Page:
Saturday, January 23, 2016


More Bruce WIlder

Bruce Wilder 12.22.15 at 5:00 pm

engels @ 194

neo- means new, as Cranky observes. It is a common mistake to identify neoliberalism with conservative libertarianism, the more self-conscious heirs of “classical liberalism” (Milton Friedman liked to call himself a classical liberal. )

The neoliberals, though, were the successors of the New Deal liberals, those not-quite-social-democrats. The neoliberals were the next generation, who gave up in the simmering class war, that was the core of New Deal politics. That is Charles Peters’ theme: he declared himself tired of the stalemate in class warfare that characterized New Deal politics. Some were the successors to the “liberal Republicans”, a conservative wolves-in-sheeps-clothing faction that dissolved at that time. Brad Delong, with his supreme sense of historical context, has called himself an Eisenhower Republican. Some, like Clinton and Carter and Gore, occupied the space previously occupied by Southern populists, but without the racism. Clinton and Gore continued to use the rhetoric of “fighting” for the common man.

The Washington Consensus version of international neoliberalism occupies a similar position, in that it emerged as the competition with communism ended.

Rich is right to identify neoliberalism with the managerial class. It is the politics of dismantling the New Deal, from the perspective of those in charge of taking it apart while avoiding collapse and smoothing over crisis. Having unilaterally surrendered in class war, their job is keeping class war from breaking out again under one-sided assault from above, while continuing a very profitable program of controlled demolition and the construction of a new structure to manage and herd a growing precariat.

Their relation with the conservative libertarians is an interesting one to me, in part because it is so closely tied to the social structure of mainstream economics. To understand it, you need to understand that conservative libertarianism, as an ideology and economic philosophy, is not real, not organic — at least not in our era. It is a mask to wear in public for the most aggressive plutocrats. For pundits and intellectuals apologizing for plutocracy, it is a well-paid gig. Conservative libertarianism, backed by the elaborate but easily mastered structure of Econ 101, is nothing if not an impressive rhetorical engine, capable of turning out an endless flood of glib, content-free opinions.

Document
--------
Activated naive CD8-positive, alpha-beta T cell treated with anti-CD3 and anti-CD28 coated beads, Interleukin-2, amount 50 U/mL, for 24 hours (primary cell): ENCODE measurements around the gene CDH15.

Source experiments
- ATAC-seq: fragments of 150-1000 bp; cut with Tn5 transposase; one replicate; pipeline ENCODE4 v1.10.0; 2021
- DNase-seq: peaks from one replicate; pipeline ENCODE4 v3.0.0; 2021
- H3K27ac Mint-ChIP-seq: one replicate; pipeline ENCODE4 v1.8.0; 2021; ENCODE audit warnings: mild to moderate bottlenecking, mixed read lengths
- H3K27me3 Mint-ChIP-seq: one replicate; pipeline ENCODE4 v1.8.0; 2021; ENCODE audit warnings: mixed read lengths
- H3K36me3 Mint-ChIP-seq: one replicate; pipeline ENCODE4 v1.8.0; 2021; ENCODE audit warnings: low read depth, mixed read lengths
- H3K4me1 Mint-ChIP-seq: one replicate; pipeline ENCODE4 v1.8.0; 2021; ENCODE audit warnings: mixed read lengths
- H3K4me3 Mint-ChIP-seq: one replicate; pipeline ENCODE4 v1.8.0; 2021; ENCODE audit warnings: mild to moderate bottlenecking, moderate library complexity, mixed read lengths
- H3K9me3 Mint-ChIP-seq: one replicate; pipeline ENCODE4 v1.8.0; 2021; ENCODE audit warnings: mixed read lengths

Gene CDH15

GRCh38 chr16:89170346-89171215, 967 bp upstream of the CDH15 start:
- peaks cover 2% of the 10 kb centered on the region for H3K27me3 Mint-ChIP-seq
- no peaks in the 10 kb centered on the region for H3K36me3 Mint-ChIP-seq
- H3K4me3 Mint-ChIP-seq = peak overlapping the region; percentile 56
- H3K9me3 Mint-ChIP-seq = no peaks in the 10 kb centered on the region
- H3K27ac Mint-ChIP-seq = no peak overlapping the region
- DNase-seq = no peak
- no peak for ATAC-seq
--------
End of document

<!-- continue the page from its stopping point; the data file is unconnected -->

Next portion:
For the neoliberals, it provides a useful foil, a way of arguing one’s own views in-contrast-to, that makes neoliberalism seem far less conservative and pro-plutocratic than it is. The back and forth creates the illusion of a debate and critical examination of ideas. And, most usefully, the conversation between neoliberals and the paid shills of libertarian conservatism can be treated as the serious adult conversation, that the children should not interrupt, so any answer given to real critics can be dismissive and condescending, the better to marginalize other points of view.

Paul Krugman rails against the strawmen of “freshwater” economics to burnish his own credentials as a political liberal of the old school (something he is not), then turns around and picks out certain economists for rituals of respect, policymakers like Bernanke or Blanchard, or allies like Simon Wren-Lewis of Oxford. Once in a while, some one further afield will be dismissed or his ideas presented as an impenetrable puzzle. But, mostly he stays within a narrow range of respected interlocutors, and within that range, criticism is very muted. Krugman did not appear to even understand how his own publicly expressed views differed from Bernanke’s, so Bernanke’s reactionary politics remained unexplored. Bernanke remained a trustworthy technocrat in Krugman’s telling.

Neoliberalism uses libertarian conservatism, but does not share its ideas. It does not favor laissez faire per se, as the classical liberals supposedly did. They always want a program, and a complex one that needs lots of credentialled administration is thought best. Oh, and tons of policy analysis, too. The neoliberals are the practical people, who supply a bailout, while libertarians express hostility toward the victims and the bailout simultaneously. Thus, our political stasis is maintained thru the time of the cholera.

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